Over 1 million people planning to switch health insurance providers this year
With the cost of health insurance set to rise by 8,7 percent on average next year, and the deadline to change providers fast approaching, a new survey by Deloitte has revealed that over a million people in Switzerland are now looking to make the switch. They found that many are resorting to budget providers in order to find the best deal.
15 percent want to switch Swiss health insurer
According to the report, given to CH Media, Deloitte expects up to 15 percent of people in Switzerland to change their basic health insurance package this year. “That would be between 1,3 and 1,4 million people,” noted Deloitte insurance expert Marcel Thon.
Thon said that this year, the “cheapest insurance models are disproportionately affected by premium increases”, meaning those signed up to these plans are most likely to switch again. For example, among those who chose the cheapest insurance plan for their canton last year, along with a deductible of 2.500 francs, costs are expected to rise by over 13 percent when deals are renewed for 2024.
Budget health insurance providers in Switzerland under pressure
Region also has a strong part to play, with Thon noting that, perhaps unsurprisingly, those in places where premiums are set to rise most - Lugano and Locarno, among others - are the most likely to switch, as opposed to policyholders in places where premiums will rise more slowly - like Uri and Nidwalden.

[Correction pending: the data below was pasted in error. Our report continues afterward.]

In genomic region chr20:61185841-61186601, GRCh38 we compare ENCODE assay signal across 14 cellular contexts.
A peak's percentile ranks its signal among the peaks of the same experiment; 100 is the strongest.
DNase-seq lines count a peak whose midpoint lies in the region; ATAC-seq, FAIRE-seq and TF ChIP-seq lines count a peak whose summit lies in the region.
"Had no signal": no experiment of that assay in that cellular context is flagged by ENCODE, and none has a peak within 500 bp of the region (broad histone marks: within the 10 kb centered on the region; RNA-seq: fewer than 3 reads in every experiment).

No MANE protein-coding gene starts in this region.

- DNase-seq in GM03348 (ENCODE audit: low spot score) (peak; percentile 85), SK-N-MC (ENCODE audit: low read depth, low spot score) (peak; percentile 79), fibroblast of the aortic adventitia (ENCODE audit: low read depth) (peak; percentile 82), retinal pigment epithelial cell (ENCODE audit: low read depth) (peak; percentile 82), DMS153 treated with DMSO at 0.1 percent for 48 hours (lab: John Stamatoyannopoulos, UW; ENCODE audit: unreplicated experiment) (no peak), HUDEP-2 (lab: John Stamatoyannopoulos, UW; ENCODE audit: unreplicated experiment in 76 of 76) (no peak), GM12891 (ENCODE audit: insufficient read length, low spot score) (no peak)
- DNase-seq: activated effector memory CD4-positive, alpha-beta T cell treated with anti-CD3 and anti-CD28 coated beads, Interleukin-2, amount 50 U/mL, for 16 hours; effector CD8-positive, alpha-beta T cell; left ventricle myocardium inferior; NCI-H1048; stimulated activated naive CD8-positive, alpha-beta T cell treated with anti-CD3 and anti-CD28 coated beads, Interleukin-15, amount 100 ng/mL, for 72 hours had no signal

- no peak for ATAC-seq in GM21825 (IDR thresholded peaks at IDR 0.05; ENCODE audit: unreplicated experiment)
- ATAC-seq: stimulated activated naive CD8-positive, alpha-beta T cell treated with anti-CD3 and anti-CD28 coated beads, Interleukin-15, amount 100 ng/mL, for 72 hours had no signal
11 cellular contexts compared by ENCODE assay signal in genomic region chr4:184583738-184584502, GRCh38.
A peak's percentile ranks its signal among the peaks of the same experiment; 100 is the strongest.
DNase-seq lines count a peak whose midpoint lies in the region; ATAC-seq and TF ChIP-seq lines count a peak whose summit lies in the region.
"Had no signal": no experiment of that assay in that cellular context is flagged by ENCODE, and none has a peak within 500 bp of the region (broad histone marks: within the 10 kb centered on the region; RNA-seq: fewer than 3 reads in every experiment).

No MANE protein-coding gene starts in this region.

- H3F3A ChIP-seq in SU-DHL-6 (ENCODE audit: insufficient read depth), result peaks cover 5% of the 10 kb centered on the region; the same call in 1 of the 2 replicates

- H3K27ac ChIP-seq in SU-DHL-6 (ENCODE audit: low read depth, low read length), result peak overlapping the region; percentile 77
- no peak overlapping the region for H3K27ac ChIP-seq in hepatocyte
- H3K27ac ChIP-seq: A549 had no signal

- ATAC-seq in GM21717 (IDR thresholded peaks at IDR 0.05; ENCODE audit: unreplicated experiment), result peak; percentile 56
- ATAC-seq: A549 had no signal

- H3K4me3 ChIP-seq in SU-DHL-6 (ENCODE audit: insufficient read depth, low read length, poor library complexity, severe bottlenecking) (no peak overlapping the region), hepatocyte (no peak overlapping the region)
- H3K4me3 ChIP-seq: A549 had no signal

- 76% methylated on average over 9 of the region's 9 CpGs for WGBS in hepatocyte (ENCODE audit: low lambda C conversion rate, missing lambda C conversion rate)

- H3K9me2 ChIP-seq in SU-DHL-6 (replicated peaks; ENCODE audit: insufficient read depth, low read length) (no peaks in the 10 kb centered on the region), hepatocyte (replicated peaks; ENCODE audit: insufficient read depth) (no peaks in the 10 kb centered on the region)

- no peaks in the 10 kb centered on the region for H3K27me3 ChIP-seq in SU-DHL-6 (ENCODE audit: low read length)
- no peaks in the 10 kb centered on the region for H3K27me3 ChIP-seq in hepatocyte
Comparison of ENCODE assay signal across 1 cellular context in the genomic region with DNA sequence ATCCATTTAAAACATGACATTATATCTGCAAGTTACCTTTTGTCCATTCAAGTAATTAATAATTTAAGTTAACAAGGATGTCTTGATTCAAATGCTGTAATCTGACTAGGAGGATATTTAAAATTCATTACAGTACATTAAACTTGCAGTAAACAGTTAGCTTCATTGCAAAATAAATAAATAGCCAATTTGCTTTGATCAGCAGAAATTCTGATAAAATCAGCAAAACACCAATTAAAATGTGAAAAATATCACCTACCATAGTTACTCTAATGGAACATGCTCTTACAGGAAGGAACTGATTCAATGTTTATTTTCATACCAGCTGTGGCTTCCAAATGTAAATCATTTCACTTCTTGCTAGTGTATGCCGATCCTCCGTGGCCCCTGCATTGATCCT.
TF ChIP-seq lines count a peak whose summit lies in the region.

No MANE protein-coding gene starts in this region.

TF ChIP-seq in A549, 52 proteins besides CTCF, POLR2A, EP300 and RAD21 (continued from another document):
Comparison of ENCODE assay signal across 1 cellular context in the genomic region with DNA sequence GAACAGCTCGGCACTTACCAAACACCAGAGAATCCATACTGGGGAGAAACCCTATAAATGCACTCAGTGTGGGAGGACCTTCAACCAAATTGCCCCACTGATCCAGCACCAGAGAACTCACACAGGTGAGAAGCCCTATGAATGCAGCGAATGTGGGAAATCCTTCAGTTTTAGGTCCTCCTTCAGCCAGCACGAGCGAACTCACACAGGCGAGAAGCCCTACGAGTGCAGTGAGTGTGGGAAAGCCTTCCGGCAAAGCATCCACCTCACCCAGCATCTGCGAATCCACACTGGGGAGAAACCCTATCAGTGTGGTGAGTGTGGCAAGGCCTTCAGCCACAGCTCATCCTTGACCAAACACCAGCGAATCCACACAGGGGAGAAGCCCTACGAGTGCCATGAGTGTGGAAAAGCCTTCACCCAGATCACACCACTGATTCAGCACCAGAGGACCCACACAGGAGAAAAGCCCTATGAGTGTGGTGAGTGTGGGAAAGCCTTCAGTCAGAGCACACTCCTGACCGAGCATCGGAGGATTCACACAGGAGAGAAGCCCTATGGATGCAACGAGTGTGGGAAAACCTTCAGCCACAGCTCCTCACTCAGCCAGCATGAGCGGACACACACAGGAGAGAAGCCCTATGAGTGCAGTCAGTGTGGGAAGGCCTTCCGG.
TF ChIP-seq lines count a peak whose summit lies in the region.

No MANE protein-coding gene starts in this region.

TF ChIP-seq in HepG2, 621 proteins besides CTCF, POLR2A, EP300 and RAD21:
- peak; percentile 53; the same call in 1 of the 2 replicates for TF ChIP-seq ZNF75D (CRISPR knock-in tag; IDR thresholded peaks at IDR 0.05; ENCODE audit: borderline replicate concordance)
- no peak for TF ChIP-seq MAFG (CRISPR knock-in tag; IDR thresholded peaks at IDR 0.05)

The desire to switch deals for 2024 comes after a large number of people flocked to cheaper providers last year. This influx of new policyholders put a massive strain on smaller discount brands, with Deloitte warning that budget providers are struggling to maintain their finances due to the huge amount of people on their cheaper deals. The Federal Office for Public Health recently admitted that many providers are having to spend through their reserves to stay afloat.
New hope for Swiss insurance reform
On a more positive note, with the President of Switzerland and Health Minister Alain Berset set to leave office at the end of the year, Comparis expert Felix Schneuwly told CH Media that the change in leadership may provide an opportunity to make one of the plans to reduce premiums into law. He argued that political caution and inaction were some of the main reasons why premiums are so high.
For this year, Concordia was deemed to have the cheapest health insurance premiums on average. However, Nau.ch explained that the company is unlikely to see a large influx of new policyholders, as unlike last year the savings potential for most will not be worth it.
Those who do want to make the switch should take out their new deal with their new provider, and inform their old one of the change in writing. It’s recommended to have the termination letter in the post by November 15, with the deadline for switching falling on November 30.